Following a nearly 50-year tradition, members of the Democratic National Committee (DNC) – which oversees one of the largest political parties in the United States – have voted to change their first calendar for the 2024 presidential race.
South Carolina is now preparing to open the voting process, followed by votes in New Hampshire and Nevada a week later.
The decision is expected to knock the Midwestern state of Iowa out of the top spot. Since 1972, Iowa has held presidential elections with its first national caucuses.
Although the shake-up is expected to be confirmed by the entire DNC in a vote early next year, the move, which was announced on Friday, reflects a shift in power in US politics, as Democrats focus on building a diverse voting base.
In the US, the presidential nominees of the Republican and Democratic parties are determined through a series of state and federal elections. States that vote before Super Tuesday — the day most states hold their primaries — are expected to affect the outcome of each party’s election.
Friday’s decision comes after US President Joe Biden wrote a letter to the DNC to stop “restrictive and anti-staff” caucuses that require voters to appear in person “at a designated location at a designated time” to participate.
Mr Biden’s letter – written on a personal note, on behalf of the White House – also emphasized the importance of prioritizing black voters in the party’s elections.
“For decades, black voters, in particular, have been the backbone of the Democratic Party but have been pushed to the back of the primary,” Biden wrote.
“We rely on these voters in the election but we have not realized their importance in our election calendar. It’s time to stop taking these voters for granted and time to make them heard louder and louder in the process. “
Black voters in South Carolina are known to have helped keep Biden’s presidential aspirations alive in the 2020 final race. Early polls in Iowa and New Hampshire that year showed Biden trailing in fourth and fifth place, respectively, behind the Democratic hopefuls.
But he won a big victory in South Carolina, which helped him to decide the party. More than 26 percent of South Carolina residents are black.
In the general election against Republican front-runner Donald Trump, Biden also received strong support from blacks, receiving 92 percent of the black vote.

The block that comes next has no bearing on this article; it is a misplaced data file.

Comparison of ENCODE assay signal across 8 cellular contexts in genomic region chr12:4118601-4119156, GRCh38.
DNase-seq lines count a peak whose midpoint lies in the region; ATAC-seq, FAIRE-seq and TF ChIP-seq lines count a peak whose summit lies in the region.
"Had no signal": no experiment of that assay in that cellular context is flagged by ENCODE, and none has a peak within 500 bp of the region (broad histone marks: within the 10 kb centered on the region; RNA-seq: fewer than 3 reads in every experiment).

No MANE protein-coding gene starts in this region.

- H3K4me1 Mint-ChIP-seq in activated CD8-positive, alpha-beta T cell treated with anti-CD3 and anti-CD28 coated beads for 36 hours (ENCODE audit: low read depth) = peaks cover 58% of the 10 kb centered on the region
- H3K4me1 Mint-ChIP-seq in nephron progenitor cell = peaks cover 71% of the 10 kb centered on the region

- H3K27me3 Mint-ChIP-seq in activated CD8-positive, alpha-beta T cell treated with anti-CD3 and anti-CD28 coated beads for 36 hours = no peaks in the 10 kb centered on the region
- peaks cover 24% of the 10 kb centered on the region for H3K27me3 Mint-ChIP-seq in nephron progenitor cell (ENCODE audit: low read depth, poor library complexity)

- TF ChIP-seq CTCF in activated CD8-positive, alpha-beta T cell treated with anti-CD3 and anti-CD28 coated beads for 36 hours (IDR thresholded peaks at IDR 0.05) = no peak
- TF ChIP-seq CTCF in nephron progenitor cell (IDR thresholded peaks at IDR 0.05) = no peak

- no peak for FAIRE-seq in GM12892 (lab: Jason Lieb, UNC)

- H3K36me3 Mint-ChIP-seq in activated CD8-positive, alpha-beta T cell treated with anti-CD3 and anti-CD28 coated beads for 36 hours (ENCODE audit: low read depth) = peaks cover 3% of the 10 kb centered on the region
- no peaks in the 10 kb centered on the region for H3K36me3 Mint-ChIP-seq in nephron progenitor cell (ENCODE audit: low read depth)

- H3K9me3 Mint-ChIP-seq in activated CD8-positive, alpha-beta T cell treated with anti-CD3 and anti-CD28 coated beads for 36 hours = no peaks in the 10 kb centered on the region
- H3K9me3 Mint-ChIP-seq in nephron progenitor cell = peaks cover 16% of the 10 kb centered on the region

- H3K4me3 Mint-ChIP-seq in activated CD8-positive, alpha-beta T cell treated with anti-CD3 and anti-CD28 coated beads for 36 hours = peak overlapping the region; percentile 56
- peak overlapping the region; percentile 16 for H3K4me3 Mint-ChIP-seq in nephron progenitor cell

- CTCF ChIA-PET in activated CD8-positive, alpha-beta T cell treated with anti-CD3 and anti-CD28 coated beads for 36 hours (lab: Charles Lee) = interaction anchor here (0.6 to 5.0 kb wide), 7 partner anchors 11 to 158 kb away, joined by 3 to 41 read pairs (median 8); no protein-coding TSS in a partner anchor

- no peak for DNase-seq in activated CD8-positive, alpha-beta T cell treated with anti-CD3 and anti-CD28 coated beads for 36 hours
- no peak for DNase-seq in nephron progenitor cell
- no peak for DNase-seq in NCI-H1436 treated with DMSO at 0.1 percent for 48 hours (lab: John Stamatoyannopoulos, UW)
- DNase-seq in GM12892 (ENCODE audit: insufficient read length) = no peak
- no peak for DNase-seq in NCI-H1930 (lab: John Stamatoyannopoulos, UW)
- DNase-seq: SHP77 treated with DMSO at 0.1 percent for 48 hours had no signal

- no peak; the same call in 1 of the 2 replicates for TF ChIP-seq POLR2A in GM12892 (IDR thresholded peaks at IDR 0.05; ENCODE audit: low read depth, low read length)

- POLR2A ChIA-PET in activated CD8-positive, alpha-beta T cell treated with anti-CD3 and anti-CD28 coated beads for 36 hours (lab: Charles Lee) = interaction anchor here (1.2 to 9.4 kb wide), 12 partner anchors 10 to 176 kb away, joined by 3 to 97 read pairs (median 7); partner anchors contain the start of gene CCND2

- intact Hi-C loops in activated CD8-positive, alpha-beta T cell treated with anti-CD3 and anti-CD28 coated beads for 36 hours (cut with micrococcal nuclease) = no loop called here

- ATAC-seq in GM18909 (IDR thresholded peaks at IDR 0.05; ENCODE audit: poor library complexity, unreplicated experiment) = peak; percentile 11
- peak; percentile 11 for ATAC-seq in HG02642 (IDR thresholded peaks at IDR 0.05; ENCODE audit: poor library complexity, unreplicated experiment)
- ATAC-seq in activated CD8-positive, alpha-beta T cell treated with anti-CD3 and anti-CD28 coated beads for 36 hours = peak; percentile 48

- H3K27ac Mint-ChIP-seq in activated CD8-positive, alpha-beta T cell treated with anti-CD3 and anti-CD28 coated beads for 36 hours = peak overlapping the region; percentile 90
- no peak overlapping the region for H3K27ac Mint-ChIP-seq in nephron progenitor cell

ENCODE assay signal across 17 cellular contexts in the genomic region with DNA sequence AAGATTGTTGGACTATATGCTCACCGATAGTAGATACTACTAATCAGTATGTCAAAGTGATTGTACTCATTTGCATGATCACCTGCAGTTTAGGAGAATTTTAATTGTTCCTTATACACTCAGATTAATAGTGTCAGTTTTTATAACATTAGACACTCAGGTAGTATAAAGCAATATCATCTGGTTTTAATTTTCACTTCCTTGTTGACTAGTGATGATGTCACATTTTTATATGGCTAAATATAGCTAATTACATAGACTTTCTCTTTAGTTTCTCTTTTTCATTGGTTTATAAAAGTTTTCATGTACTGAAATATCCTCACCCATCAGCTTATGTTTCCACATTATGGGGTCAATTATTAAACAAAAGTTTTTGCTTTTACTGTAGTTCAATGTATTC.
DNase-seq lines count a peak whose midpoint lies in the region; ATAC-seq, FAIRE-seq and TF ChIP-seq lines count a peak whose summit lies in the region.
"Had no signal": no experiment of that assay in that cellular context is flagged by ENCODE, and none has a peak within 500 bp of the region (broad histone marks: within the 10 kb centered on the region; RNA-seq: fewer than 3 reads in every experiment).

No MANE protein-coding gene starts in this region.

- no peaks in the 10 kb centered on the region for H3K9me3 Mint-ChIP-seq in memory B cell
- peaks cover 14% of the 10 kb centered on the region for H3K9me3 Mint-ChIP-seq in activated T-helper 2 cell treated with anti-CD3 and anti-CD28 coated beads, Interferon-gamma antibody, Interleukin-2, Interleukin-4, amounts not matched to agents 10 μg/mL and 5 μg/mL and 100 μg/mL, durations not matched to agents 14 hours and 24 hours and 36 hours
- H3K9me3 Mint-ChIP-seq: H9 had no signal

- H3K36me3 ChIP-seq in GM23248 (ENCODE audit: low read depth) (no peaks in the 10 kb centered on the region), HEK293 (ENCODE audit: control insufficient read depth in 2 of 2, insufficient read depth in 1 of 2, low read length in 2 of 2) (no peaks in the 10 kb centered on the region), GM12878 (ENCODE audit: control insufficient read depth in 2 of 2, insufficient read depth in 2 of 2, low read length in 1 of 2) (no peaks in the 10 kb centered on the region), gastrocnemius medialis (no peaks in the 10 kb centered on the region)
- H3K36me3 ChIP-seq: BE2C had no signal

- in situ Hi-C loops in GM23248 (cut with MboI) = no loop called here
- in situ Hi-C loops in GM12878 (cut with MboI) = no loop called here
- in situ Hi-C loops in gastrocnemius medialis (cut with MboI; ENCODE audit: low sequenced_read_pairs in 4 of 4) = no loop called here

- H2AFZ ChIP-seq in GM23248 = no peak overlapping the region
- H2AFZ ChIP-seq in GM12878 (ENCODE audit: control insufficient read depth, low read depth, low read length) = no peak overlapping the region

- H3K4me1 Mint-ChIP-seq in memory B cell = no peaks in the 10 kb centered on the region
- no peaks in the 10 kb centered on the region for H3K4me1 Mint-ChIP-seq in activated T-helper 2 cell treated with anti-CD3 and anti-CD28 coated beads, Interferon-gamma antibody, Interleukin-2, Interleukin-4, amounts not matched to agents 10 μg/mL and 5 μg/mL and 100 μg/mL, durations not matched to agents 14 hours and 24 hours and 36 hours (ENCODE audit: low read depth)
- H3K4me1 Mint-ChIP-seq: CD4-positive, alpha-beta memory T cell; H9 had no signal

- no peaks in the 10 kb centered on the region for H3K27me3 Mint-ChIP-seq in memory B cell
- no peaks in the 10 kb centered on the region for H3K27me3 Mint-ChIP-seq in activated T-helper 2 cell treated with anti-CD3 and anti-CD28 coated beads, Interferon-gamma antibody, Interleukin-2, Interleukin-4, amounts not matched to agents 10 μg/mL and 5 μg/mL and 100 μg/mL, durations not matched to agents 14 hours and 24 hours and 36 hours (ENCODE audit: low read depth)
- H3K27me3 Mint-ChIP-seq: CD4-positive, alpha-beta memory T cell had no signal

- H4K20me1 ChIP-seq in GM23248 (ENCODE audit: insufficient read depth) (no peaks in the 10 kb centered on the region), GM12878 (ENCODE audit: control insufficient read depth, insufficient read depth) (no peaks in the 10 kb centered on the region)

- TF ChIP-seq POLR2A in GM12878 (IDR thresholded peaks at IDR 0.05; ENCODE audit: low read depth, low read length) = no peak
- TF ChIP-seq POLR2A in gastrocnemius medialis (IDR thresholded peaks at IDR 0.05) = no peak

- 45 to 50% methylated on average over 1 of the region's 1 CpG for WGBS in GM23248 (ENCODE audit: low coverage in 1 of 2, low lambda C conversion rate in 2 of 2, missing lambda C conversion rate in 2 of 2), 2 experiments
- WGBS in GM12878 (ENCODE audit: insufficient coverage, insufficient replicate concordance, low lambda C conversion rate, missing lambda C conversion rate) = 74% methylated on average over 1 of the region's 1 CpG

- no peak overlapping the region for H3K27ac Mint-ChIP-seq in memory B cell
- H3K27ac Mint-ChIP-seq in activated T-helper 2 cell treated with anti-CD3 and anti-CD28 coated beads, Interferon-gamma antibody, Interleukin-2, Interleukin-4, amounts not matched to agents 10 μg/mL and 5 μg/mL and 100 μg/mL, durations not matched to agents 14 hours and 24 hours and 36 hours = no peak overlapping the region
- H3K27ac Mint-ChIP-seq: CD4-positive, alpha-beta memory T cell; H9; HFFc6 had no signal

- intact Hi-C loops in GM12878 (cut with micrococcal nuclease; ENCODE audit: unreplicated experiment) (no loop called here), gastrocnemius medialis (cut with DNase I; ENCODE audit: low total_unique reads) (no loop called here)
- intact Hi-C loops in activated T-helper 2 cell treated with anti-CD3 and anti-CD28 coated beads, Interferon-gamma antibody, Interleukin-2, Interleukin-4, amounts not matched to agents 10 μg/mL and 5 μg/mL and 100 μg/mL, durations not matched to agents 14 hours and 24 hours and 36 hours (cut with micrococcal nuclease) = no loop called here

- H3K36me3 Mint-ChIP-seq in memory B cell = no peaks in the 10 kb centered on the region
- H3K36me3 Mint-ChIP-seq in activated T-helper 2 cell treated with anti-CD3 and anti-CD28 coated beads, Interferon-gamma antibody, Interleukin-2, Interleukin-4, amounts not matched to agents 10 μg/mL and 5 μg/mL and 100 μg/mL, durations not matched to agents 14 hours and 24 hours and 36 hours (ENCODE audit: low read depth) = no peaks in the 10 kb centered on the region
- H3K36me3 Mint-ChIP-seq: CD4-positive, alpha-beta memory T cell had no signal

But Democrats have long been criticized for taking black voters and their issues for granted, a point DNC member Donna Brazile made at a gathering Friday.
“Do you know what it’s like to live on a dirt road? Do you know what it’s like trying to find clean tap water? Brazile asked the Democratic Party’s legislative group. “Do you know what it’s like to wait and watch as a hurricane passes you by and your roof is still there?”
Friday’s vote also raises primary races in Georgia and Michigan, which are expected to make up the first five states to vote for the Democratic nominee. New Hampshire, Nevada, Georgia and Michigan are all considered battlegrounds for Democrats, with Biden planning to run for re-election in 2024.
Republican-leaning South Carolina, meanwhile, hasn’t voted blue in a presidential election since 1976.
As an incumbent, Mr. Biden is considered a contender for his party’s nomination in 2024, meaning that Friday’s decision will have major implications for future presidential elections.
The Republican National Committee (RNC), meanwhile, has said that they want to continue using the Iowa convention as the first race of 2024. Among those who are expected to run is former President Donald Trump, who announced the launch of his campaign in November.
Iowa Republicans criticized the DNC’s early reshuffle, calling the decision to make South Carolina the party’s first state a “misplaced move from a no-nonsense president.”
“The DNC and Joe Biden have just created chaos,” Iowa Republican Party Chairman Jeff Kaufmann said in a statement, vowing: “This battle is not over.”
Scott Brennan of Iowa, a member of the Democratic Legislative Committee, also asked his fellow members to ensure that “small rural states” have a voice in the Democratic election.
“Democrats can’t forget about all the voter groups in the Midwest without doing serious damage to the party in new generations,” he told the group on Friday. Brennan and other committee members from Iowa and New Hampshire were the only votes against Friday’s change to the Democratic nomination process..
Iowa has faced multi-day delays and inconsistencies in its 2020 Democratic race, leading candidates like Bernie Sanders and Pete Buttigieg to call for redistricting.
Members of the Nevada Democratic caucus also criticized the new election schedule on Friday, which has a second voting day shared with New Hampshire.
“If we want to build a strong relationship with Latinos,” said Nevada’s Artie Blanco, “then Nevada needs to stand on its own on the day and not share the day.”
About 30 percent of Nevadans identify as Latino, according to the 2021 census.
Iowa and New Hampshire have said their state laws require them to go ahead of others, and they want to follow that, not the committee’s decision.